|Opus 92 - Bouzouki|
he bouzouki is the instrument par excellence of traditional Greek music. In the early twentieth century, it was associated with the underworld and was consequently banned by the authorities; some musicians were even persecuted. In the 1930s, however, it regained public favour through sound recordings and film scores, which made it known the world over.
The bouzouki that is played today has usually been adapted for Western music. The traditional instrument underwent changes similar to those made to the guitar and the mandolin, acquiring metal frets, machine heads, and four courses of strings. In fact, the bouzouki is a long-necked lute played with a plectrum. The body, with its rounded back, is lined inside with a thin metal sheet that gives the instrument its characteristic timbre. The strings are the same length as those of a guitar.
The body of the instrument shown here is made of walnut and strips of ash, and the soundboard is made of spruce. It is decorated with black plastic and imitation mother-of-pearl.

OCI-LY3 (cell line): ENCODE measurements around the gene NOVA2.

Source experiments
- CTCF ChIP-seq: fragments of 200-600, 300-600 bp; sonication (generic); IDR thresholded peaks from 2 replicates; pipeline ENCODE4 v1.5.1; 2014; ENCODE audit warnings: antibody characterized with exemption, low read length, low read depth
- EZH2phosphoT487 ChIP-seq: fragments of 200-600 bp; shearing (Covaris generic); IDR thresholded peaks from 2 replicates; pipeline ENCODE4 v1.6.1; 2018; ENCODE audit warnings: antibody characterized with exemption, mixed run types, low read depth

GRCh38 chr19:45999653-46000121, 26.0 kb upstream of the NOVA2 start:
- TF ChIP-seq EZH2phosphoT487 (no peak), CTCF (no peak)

Constantin Tingas was born of Greek parents in Trois-Rivières, Quebec. At a very early age, he moved to Greece, where he lived until the age of fifteen. After learning the basics of the luthier's craft from his grandfather, Tingas studied for a year and a half at the international school of stringed-instrument making in Verona, Italy. He worked for several months in the workshops of the famous Parisian guitar maker Robert Bouchet. Upon his return to Canada at the age of twenty-three, he abandoned instrument making in order to study aeronautical engineering in Toronto. In 1971, Constantin Tingas resumed instrument making and opened a workshop, where he has built many violins, violas, violoncellos, guitars and traditional Greek instruments, such as the bouzouki, the baglama, the tzouras and the laouto (or Greek lute).